Irakli Gharibashvili: “In the rule of law ratings, we are ranked first among Eastern European and Central Asian countries… It is disinformation that we do not have a free judiciary and face challenges in terms of the rule of law.”
Verdict: FactCheck concludes that Irakli Gharibashvili’s statement is MOSTLY FALSE.
The World Justice Project international civil society organisation provides an annual assessment of the rule of law across countries and accordingly publishes a rule of law index. As of 2023’s data, Georgia is ahead of Eastern European and Central Asian countries, although the country has had a better performance vis-à-vis these countries each year since 2015. Georgia is also ahead of two EU member states and two NATO member states.
Of interest is another fact that Georgia’s index has been decreasing annually since 2015-2016. As a result, the country’s rule of law index points have dropped from 0.65 to 0.60.
The Prime Minister’s emphasis on Georgia’s top-ranking place lacks context as he failed to clarify that the country has in fact been regressing in the last years. At the same, he seeks to convince the audience that Georgia’s judiciary is in order and there are no problems based on the ranking. In fact, there are numerous reports, including the Venice Commission’s conclusion, that indicate problems are afflicting Georgia’s judiciary (see FactCheck’s article for additional details in regard to problems in courts). Therefore, Irakli Gharibashvili’s statement is MOSTLY FALSE.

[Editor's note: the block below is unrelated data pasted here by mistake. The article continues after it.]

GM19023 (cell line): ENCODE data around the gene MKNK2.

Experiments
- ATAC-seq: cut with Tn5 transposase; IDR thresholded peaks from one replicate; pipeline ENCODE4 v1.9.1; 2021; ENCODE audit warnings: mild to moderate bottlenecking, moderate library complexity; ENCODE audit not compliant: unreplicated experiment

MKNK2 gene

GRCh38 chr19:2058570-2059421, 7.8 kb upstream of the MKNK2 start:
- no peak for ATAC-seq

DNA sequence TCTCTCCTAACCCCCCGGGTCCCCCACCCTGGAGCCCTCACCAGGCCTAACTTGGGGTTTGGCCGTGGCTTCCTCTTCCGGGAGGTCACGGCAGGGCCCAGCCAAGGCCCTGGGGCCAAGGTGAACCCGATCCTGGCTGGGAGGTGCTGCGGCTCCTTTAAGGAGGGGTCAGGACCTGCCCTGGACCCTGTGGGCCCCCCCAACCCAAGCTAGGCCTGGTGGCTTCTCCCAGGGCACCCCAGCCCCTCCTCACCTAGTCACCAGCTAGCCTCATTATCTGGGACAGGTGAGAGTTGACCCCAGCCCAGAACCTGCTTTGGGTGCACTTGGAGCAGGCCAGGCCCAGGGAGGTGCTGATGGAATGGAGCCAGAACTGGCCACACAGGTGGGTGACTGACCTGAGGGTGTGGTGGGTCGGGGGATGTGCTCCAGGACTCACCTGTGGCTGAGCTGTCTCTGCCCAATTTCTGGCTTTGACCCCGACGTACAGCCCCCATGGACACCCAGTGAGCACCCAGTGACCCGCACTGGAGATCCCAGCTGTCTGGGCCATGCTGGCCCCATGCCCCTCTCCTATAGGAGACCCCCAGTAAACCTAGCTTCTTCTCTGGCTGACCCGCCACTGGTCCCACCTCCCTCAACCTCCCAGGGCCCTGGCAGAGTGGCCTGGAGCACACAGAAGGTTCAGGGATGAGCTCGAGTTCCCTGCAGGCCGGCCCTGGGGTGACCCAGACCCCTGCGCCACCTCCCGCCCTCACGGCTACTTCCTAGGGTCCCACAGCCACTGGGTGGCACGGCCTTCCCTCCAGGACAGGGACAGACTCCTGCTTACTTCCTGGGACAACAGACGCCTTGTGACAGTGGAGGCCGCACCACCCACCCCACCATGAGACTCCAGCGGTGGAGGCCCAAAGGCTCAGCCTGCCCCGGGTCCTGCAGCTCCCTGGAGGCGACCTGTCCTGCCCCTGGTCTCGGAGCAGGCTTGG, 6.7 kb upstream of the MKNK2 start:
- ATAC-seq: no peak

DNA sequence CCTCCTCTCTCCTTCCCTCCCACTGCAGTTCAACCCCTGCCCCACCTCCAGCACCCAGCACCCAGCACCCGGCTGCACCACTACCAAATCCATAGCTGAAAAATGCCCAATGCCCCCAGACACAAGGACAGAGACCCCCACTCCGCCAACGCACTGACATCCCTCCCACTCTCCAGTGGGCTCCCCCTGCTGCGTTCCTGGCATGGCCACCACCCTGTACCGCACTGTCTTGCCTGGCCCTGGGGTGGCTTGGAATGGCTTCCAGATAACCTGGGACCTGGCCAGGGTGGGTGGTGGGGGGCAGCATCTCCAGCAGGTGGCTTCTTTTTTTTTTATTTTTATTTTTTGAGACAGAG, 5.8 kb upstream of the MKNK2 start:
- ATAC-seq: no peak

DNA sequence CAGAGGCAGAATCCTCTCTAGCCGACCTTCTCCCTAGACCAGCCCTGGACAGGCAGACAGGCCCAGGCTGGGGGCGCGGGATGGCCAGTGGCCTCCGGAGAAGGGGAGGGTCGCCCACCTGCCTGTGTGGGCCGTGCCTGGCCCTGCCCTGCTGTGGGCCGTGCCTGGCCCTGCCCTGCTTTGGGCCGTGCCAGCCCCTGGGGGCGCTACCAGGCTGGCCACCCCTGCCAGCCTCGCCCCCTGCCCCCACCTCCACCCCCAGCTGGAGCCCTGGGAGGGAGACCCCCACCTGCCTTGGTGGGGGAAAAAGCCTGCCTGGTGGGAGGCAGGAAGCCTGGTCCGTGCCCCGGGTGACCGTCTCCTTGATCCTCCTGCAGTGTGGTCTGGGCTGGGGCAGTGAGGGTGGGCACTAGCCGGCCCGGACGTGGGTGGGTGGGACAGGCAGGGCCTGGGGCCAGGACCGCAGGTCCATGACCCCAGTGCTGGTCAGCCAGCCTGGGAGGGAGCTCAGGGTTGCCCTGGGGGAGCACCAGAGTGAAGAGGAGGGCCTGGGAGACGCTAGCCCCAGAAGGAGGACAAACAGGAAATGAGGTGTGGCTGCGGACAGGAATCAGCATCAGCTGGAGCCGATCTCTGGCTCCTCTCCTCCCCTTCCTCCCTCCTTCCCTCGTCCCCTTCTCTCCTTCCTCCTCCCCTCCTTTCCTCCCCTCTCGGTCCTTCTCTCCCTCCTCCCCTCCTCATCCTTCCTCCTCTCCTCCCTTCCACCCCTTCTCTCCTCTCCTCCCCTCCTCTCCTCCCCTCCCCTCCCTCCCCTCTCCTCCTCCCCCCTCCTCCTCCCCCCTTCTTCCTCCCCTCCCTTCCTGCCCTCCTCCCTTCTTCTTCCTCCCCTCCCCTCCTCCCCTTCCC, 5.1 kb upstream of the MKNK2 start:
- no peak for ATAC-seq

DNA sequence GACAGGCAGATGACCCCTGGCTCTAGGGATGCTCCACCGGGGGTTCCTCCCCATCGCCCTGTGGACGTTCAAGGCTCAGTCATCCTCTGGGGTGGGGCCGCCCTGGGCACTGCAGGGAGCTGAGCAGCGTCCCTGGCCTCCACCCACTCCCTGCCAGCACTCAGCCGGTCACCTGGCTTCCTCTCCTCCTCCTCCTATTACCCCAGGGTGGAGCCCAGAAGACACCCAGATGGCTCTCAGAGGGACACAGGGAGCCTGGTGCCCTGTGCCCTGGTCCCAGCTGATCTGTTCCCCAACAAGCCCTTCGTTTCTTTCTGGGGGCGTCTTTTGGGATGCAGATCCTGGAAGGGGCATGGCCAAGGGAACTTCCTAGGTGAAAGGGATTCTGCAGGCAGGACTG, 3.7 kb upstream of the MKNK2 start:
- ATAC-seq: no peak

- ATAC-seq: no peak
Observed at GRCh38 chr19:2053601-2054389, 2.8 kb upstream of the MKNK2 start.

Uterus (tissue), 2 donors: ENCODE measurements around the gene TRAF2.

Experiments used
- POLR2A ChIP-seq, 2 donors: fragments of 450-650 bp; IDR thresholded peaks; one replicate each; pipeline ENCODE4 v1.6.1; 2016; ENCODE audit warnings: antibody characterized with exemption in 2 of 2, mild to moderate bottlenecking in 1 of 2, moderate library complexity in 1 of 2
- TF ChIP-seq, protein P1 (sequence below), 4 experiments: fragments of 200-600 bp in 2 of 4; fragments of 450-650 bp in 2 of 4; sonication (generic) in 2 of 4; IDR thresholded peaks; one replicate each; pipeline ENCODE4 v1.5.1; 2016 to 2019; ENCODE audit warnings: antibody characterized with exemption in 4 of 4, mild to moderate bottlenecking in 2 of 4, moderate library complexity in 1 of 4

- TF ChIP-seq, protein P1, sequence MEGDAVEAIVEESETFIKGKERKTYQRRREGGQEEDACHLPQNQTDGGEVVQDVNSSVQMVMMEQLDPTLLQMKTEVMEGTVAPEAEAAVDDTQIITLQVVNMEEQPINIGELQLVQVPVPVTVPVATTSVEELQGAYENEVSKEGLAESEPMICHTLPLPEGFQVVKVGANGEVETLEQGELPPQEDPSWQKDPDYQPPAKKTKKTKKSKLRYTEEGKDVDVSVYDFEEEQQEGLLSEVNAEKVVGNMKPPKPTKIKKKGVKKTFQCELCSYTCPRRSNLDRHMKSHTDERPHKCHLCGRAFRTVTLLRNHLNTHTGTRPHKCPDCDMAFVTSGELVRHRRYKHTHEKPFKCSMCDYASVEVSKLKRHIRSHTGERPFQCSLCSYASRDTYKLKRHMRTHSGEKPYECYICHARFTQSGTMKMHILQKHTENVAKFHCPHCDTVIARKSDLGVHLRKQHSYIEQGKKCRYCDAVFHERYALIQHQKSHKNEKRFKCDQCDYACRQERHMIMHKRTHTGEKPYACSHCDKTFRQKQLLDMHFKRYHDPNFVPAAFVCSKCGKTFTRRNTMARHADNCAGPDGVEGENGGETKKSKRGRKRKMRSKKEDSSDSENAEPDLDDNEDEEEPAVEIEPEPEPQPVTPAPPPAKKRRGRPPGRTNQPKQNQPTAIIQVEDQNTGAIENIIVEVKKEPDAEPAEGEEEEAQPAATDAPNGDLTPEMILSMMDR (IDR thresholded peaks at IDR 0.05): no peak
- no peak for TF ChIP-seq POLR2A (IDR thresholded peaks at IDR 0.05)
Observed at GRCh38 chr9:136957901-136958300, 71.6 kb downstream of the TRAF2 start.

On 25 October 2023, the Georgian Prime Minister, Irakli Gharibashvili, attended opening of the Global Gateway Forum on an invitation from the President of the European Commission, Ursula von der Leyen. The Prime Minister spoke about a number of issues and whilst answering a journalist’s question, he also brought up the issue of the state of the rule of law in Georgia. In particular, the Prime Minister said: “The most recent data were published and we are ranked first in the rule of law rankings among the Eastern Europe and Central Asia region. We are ahead of active EU member states and NATO member states. Therefore, this is an answer to a lengthy, disinformation, negative and anti-Georgian campaign, claiming that we do not have an independent judiciary, that we face challenges in terms of the rule of law, etc. This specific ranking and this achievement are an answer to all those speculations that have taken place… Our country is indeed a front-runner by every parameter and, of course, I am happy and this recognition, which is not produced and compiled by us, makes me happy. This is an honorary status awarded by the most authoritative organisations.”
FactCheck verified Irakli Gharibashvili’s statement.
The World Justice Project (WJP) international civil society organisation annually publishes its Rule of Law Index. This index consists of several components such as: 1) constraint of government powers, 2) absence of corruption, 3) open government, 4) fundamental rights, 5) order and security, 6) regulatory enforcement, 7) civil justice and 8) criminal justice. These components are assessed separately and the final index is based on them. The Rule of Law Index scores range from 0 to 1 where 1 signifies the highest possible score (strong adherence to the rule of law) and 0 signifies the lowest possible score (weak adherence to the rule of law).